Another foundation that sustains homegrown theology is its relative lack of concern with the categories or systems of academic theology, along with its vital interest in the stuff of everyday life. Homegrown theology has a practice of juxtaposing two subjects—faith and life. This pairing is like mixing seed with soil and watching what grows. One congregation designed an adult study that planted faith and vocation together. Members of the group spoke about ways in which their faith shaped their work and ways in which they wished their faith shaped their work.

A Method for Theological Reflection
This process of juxtaposing two subjects to reflect on theologically is not done haphazardly. Methods can shape such conversations. The method can become as much a part of the congregation’s life as setting up for fellowship hour.

When Frank started gardening 25 years ago, he took out pencil and paper and made a checklist. He sketched a diagram. The tomatoes would be planted in the northwest corner. The beans would start from the southeast edge. From year to year he made minor adjustments to his checklist and diagram. He rotated the designated bed for the tomatoes. He added different combinations of nutrients. After four years Frank no longer made a checklist or a diagram. The garden plan was in his head.

Pastors are responsible for instilling a method for theological reflection in the heads of parishioners. A congregation as a whole will be no more engaged in thinking theologically than its pastor. The pastoral position makes the pastor the sower of the seeds of theological capacity for the congregation. As a pastor encourages the congregation to think theologically, the expertise and insight of laypeople will emerge.

Several methods of theological reflection can be used.1 In the parish, I adapted theologian and religious educator Thomas Groome’s “shared praxis” method, a model described thoroughly in Christian Religious Education.2 Shared praxis is a thoughtful group dialogue in which participants reflect on their faith experience, taking into account the experience of their faith community’s living tradition. Groome’s method was easy to learn and to keep in one’s head, as Frank’s gardening was in his head. I found that, over time, other study groups and committees began to employ Groome’s method without even knowing what method they were using.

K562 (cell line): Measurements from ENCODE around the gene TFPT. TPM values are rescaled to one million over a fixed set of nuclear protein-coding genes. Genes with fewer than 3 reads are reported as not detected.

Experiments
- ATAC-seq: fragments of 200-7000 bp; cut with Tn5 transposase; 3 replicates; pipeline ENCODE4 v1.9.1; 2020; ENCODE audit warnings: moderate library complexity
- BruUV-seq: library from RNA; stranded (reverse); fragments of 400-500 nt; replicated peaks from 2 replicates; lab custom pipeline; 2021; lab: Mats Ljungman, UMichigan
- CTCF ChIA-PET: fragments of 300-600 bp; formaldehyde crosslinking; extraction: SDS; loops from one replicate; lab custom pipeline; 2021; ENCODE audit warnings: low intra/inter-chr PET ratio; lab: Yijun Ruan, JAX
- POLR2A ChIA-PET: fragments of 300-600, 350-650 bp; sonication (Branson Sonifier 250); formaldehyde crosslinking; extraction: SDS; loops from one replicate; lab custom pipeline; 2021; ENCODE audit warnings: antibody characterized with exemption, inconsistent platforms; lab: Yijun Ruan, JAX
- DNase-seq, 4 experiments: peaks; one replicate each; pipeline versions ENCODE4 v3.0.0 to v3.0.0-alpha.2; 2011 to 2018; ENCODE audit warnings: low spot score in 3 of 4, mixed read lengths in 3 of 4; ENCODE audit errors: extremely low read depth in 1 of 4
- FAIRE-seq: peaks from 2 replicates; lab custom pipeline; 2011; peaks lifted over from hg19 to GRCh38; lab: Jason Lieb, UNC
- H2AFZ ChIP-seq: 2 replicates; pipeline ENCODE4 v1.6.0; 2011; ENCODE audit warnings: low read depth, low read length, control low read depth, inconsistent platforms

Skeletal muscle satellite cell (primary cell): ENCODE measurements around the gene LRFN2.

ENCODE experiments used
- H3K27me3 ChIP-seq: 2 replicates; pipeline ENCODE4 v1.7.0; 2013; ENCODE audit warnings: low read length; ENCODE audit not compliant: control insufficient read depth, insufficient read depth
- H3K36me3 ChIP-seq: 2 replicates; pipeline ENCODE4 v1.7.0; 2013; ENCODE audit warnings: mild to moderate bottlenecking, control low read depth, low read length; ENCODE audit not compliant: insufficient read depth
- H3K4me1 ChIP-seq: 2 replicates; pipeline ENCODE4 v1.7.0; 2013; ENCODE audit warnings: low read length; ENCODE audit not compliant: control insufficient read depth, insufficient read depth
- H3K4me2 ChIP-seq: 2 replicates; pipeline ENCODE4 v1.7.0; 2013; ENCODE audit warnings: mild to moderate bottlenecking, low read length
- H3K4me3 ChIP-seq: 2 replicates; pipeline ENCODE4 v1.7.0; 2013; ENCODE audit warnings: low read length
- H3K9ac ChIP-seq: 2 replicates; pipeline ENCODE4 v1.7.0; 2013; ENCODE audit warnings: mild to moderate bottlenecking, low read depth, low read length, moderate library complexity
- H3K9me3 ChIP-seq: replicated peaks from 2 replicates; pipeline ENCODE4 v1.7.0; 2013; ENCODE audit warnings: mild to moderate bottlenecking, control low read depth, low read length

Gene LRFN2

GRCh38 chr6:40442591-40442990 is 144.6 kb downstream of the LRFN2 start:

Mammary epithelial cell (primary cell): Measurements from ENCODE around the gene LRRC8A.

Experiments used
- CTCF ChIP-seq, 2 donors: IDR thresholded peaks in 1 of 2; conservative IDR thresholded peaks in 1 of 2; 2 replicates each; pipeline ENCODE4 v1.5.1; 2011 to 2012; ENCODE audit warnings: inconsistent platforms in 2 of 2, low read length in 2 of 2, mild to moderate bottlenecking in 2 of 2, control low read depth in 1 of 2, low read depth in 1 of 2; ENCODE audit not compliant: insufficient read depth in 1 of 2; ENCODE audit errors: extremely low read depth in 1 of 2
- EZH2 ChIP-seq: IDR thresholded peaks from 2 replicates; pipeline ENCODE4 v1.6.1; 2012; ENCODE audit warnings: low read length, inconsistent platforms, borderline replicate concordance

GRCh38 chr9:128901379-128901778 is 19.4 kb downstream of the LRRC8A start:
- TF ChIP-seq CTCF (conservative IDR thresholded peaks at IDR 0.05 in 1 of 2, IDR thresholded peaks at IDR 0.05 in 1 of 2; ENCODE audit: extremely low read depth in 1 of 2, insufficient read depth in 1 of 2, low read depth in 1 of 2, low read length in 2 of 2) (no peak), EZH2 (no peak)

The Five Steps
Our adapted model of Groome’s work encourages people to juxtapose issues of everyday life to thinking about God. Groome’s outline of theological reflection contains five steps. In the adapted model, the first step is to ask, “What’s going on?” A team assessing the need for a building project first describes how the building is now used. The team notes how the facility supports the congregation’s mission. Hints of problems or frustrations may receive passing mention, but no more than that. The conversation includes comments such as, “We have a beautiful sanctuary, and visitors comment on the stained-glass windows.” Or: “The fellowship hall is where you find the soul of this congregation, even though it is on the second floor.”

The second step is to ask, “What’s positive or problematic about what’s going on?” This question asks people to dig deeper. What lies behind the answers they just offered? Someone might respond, “If the heart of our congregation is found at fellowship hour, what does it mean that Annie Smith stays down in the sanctuary by herself because she can’t climb the stairs?” When two concerns are laid side by side, the value of fellowship and the disability of a beloved person, the tensions voiced create a meaningful conversation.

The third step invites congregations to draw on the best of their own faith tradition. This step is what differentiate
s theological reflection from other kinds of conversation. We can use several ways to ask questions that encourage reflection.

  • Does our situation bring to mind particular stories from Scripture?
  • How does our situation fit with what you’ve learned from people of faith in your life?
  • Have you read any books or other literature or seen any movies about faith that address this situation?